A father of two lashed out at a five-year-old autistic boy after seeing him “playing roughly” near his children in a sandpit.
Soo Wen Jie kicked the child in the stomach after he tried to take a plastic shovel from him, then swung his arm at him, knocking him onto a slide.
The incident was caught on camera and went viral on social media while the boy, who attends a school for students with special needs, had to see a psychologist after the incident.
Soo, 29, was sentenced to a week in jail on Tuesday (June 6) after pleading guilty to an assault charge.
He was visiting Sunshine Childhood Playland in Yishun Avenue 2 with his wife and their two young children on April 9 last year when he noticed the boy “playing roughly” near his son, Deputy Public Prosecutor Chee Ee Ling said.
Soo was standing between them when the autistic boy – who cannot be named due to a gag order to protect his identity – tried to take the shovel.
Soo kicked the boy, who became “frustrated”. Soo then shoved the boy away when he tried to hug him, before hitting the child’s upper body, knocking him onto the slide.
The boy’s 45-year-old mother, who was nearby, heard the commotion and took her son to another play area.
Later that evening, the boy complained of pain in his abdomen, and his mother contacted the playground which had a closed circuit television footage of the incident.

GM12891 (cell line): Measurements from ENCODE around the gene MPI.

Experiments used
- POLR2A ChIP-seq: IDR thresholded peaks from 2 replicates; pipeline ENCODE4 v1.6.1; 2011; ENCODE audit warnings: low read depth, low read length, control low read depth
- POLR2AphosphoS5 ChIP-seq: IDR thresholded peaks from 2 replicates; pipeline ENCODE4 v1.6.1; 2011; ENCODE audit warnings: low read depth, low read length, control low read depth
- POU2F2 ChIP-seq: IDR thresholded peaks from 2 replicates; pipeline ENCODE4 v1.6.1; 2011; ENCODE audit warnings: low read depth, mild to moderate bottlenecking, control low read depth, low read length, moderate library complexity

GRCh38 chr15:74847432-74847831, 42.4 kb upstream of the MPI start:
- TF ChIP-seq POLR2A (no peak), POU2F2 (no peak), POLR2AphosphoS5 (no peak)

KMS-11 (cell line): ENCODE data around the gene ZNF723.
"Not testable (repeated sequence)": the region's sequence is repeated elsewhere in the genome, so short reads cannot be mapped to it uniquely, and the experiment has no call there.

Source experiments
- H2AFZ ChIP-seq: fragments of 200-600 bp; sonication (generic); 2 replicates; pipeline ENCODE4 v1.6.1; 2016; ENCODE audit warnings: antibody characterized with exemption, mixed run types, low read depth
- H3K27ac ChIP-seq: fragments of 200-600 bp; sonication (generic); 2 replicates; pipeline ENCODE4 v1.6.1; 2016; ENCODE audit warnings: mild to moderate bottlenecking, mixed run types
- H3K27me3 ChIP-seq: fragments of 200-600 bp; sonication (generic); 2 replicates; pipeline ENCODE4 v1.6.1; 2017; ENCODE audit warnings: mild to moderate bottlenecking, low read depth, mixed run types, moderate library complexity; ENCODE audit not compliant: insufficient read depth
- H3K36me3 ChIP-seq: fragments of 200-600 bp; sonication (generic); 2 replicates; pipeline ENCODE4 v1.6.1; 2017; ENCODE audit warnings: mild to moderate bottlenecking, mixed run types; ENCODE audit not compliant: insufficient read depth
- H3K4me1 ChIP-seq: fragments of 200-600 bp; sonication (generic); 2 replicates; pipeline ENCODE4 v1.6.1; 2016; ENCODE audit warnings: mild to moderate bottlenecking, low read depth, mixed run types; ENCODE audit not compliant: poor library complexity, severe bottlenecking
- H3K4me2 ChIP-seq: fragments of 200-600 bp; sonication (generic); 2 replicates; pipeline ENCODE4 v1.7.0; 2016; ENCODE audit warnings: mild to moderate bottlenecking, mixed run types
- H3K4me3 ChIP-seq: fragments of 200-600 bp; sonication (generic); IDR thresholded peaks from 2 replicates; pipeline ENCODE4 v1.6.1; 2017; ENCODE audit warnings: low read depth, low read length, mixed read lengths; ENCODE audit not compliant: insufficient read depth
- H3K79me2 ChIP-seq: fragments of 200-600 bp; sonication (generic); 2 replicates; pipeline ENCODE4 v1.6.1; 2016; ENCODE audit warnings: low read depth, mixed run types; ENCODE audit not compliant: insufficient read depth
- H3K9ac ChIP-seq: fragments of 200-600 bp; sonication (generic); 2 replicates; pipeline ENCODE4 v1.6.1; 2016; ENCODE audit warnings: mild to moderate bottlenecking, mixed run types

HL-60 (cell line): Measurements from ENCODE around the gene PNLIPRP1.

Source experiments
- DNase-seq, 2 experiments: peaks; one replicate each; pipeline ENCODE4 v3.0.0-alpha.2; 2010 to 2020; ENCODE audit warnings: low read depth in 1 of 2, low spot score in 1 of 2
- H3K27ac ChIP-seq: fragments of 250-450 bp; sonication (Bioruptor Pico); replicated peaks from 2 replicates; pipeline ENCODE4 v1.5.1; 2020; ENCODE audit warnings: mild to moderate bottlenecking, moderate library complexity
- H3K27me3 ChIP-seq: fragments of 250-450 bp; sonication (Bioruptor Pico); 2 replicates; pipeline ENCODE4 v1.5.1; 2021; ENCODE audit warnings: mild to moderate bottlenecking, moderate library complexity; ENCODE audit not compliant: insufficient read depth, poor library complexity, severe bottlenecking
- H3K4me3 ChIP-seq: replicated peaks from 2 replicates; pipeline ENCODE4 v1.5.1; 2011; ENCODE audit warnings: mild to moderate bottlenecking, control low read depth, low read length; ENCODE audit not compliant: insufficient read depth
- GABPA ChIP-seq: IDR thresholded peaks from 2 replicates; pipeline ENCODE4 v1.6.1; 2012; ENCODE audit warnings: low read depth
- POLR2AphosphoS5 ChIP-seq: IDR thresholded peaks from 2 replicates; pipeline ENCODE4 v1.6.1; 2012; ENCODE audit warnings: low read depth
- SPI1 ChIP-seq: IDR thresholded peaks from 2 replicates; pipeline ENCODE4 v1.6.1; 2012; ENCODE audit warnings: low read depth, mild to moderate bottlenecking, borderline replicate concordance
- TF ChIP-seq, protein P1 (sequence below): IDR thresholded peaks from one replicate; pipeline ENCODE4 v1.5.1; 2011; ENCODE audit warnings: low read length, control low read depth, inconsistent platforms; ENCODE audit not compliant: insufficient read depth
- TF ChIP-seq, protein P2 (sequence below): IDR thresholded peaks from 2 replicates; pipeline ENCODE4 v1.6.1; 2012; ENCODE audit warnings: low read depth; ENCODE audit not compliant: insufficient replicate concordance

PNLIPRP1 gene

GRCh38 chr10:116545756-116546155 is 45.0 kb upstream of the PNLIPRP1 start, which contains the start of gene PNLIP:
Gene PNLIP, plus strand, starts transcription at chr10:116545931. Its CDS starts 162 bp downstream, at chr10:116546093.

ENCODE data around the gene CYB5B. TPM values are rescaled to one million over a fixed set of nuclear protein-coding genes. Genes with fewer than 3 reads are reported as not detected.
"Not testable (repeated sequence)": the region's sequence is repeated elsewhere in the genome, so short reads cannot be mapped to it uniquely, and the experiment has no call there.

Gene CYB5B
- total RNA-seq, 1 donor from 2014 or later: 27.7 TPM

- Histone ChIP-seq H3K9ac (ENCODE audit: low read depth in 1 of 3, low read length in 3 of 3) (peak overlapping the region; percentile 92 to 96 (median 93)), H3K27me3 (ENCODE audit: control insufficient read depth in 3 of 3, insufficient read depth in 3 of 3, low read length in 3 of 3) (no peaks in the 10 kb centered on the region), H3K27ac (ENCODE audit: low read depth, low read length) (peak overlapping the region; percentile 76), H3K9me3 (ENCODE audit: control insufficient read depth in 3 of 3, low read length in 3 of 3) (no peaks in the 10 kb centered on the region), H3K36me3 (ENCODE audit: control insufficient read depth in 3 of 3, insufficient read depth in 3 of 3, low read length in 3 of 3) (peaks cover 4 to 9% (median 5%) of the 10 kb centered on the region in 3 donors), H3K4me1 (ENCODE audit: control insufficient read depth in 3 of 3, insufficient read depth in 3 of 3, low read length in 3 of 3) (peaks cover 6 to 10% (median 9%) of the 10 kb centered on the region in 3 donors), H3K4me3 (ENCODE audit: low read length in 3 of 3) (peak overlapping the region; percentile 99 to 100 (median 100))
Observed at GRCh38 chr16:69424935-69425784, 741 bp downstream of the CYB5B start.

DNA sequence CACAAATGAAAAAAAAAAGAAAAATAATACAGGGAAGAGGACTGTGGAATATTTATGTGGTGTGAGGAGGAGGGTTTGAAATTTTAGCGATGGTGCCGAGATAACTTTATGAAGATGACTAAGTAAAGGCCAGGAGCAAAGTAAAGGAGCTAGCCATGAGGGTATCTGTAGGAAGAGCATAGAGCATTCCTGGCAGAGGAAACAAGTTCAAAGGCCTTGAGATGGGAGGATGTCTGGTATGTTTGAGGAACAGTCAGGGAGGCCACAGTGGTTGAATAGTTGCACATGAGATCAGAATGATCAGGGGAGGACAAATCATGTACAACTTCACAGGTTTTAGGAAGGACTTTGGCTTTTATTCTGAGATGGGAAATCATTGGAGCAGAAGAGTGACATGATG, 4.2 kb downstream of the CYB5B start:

He was taken to Yishun Polyclinic the next day where he was found with tenderness over his upper abdomen and breastbone.
DPP Chee urged the judge to sentence Soo to a week’s jail, stressing that he had assaulted a “very vulnerable victim”.
Defence lawyer Walter Silvester pleaded for his client to be given either a fine or a day in jail, saying that Soo had “over-reacted” and was not aware that the boy has autism.
The lawyer also said that Soo had offered to pay a compensation but was rejected.
The boy’s mother was in court on Tuesday but she declined to comment to The Straits Times.
For assaulting the child, Soo could have been jailed for up to two years and fined up to $5,000.
Be supportive and understanding
In an earlier interview, Autism Association Singapore (AAS) Eden School’s vice-principal, Mrs Patricia Cheng, said it is aware of similar rows involving children with special needs.
She cited an incident in which a child with autism pulled a passenger out of a seat in a crowded MRT train, because he had wanted to sit in his usual seat on the train.
“Persons with autism like familiarity, and don’t like changes,” said Mrs Cheng.
The child’s mother apologised to the passenger, but was scolded for not disciplining her child.
Mrs Cheng said children with autism have difficulties in three areas: communication, relationships and imagination. The AAS advises people to speak clearly and slower to those with autism, as speaking loudly or using a scolding tone may lead the child to have a meltdown.
Parents should be clear what their expectations of the child are, prepare their child well for change, and praise him consistently for every effort shown.
Most of all, parents of a child with autism need the public’s support and understanding.
“Of course, it is not easy to do so. After all, we are only familiar with our own world. To understand someone with autism, we have to step into their world,” says an AAS spokesman.
“But we encourage the public to be patient, and try.”
A version of this article first appeared in The Straits Times.
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